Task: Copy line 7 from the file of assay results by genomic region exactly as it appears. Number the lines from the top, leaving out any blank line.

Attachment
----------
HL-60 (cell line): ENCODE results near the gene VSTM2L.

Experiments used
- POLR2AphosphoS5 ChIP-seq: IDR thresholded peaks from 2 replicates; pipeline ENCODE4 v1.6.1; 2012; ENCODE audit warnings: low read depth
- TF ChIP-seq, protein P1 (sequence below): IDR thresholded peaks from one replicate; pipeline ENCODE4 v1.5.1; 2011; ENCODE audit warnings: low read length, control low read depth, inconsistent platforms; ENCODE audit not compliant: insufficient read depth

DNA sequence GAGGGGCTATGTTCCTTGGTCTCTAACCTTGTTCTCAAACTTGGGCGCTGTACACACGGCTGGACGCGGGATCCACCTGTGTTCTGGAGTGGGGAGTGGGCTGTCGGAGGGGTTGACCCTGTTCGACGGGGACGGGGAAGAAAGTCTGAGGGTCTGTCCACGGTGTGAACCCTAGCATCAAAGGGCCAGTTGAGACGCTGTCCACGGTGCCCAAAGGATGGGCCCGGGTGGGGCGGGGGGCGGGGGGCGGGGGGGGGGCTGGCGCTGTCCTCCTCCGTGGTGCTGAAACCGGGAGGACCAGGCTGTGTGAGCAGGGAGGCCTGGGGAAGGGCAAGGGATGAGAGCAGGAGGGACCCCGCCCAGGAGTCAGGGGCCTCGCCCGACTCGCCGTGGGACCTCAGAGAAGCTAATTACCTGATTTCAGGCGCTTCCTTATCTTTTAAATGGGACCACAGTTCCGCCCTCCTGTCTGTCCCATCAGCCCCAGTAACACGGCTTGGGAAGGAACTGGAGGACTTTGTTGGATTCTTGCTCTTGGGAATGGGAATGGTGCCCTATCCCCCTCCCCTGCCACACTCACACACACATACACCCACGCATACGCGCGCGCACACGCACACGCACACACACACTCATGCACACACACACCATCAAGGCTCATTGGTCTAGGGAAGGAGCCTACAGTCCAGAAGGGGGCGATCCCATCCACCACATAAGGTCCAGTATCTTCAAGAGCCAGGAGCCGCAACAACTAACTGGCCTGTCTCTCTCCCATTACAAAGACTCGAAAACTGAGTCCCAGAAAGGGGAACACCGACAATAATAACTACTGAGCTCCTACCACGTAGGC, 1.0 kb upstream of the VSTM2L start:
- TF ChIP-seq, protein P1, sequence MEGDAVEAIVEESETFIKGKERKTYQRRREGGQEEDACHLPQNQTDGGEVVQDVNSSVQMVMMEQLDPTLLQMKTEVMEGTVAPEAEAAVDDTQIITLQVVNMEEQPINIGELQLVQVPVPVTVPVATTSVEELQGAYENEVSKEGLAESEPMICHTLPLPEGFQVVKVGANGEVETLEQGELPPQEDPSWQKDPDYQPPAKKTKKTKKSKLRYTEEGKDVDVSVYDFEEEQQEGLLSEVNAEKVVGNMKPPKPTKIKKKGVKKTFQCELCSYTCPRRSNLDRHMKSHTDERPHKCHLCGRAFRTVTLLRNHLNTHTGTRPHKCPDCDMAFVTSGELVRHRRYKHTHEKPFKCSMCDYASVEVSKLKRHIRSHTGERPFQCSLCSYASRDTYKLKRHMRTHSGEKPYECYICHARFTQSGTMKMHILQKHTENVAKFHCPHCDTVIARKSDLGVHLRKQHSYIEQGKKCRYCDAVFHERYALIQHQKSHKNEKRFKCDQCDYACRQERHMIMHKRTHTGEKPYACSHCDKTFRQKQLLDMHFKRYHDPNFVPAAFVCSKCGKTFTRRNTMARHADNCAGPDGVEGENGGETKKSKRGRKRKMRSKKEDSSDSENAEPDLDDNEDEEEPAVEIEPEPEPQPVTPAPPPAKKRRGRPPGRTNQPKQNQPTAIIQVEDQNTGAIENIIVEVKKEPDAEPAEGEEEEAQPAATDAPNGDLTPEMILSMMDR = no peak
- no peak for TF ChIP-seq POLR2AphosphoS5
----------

- no peak for TF ChIP-seq POLR2AphosphoS5